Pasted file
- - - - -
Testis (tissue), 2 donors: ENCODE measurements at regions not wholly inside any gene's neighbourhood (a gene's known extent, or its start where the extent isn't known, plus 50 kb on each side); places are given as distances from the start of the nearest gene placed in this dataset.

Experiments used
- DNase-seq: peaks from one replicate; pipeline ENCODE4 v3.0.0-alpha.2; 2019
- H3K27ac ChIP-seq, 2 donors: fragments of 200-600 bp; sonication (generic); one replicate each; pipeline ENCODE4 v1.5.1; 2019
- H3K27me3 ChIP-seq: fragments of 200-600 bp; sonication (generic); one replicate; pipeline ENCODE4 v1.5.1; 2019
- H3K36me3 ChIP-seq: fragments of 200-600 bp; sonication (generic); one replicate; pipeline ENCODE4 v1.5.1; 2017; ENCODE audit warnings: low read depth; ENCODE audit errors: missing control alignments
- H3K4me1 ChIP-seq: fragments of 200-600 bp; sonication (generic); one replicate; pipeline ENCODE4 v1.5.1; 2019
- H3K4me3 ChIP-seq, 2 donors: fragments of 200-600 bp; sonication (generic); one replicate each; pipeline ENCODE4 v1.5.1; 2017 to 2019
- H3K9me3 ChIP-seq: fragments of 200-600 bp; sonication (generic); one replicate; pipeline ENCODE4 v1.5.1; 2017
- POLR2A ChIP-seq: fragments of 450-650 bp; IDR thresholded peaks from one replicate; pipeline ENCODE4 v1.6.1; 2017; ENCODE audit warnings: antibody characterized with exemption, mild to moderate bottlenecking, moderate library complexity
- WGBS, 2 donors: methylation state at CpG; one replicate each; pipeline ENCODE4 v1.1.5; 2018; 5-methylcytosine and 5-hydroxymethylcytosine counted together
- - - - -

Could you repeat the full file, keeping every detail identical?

Testis (tissue), 2 donors: ENCODE measurements at regions not wholly inside any gene's neighbourhood (a gene's known extent, or its start where the extent isn't known, plus 50 kb on each side); places are given as distances from the start of the nearest gene placed in this dataset.

Experiments used
- DNase-seq: peaks from one replicate; pipeline ENCODE4 v3.0.0-alpha.2; 2019
- H3K27ac ChIP-seq, 2 donors: fragments of 200-600 bp; sonication (generic); one replicate each; pipeline ENCODE4 v1.5.1; 2019
- H3K27me3 ChIP-seq: fragments of 200-600 bp; sonication (generic); one replicate; pipeline ENCODE4 v1.5.1; 2019
- H3K36me3 ChIP-seq: fragments of 200-600 bp; sonication (generic); one replicate; pipeline ENCODE4 v1.5.1; 2017; ENCODE audit warnings: low read depth; ENCODE audit errors: missing control alignments
- H3K4me1 ChIP-seq: fragments of 200-600 bp; sonication (generic); one replicate; pipeline ENCODE4 v1.5.1; 2019
- H3K4me3 ChIP-seq, 2 donors: fragments of 200-600 bp; sonication (generic); one replicate each; pipeline ENCODE4 v1.5.1; 2017 to 2019
- H3K9me3 ChIP-seq: fragments of 200-600 bp; sonication (generic); one replicate; pipeline ENCODE4 v1.5.1; 2017
- POLR2A ChIP-seq: fragments of 450-650 bp; IDR thresholded peaks from one replicate; pipeline ENCODE4 v1.6.1; 2017; ENCODE audit warnings: antibody characterized with exemption, mild to moderate bottlenecking, moderate library complexity
- WGBS, 2 donors: methylation state at CpG; one replicate each; pipeline ENCODE4 v1.1.5; 2018; 5-methylcytosine and 5-hydroxymethylcytosine counted together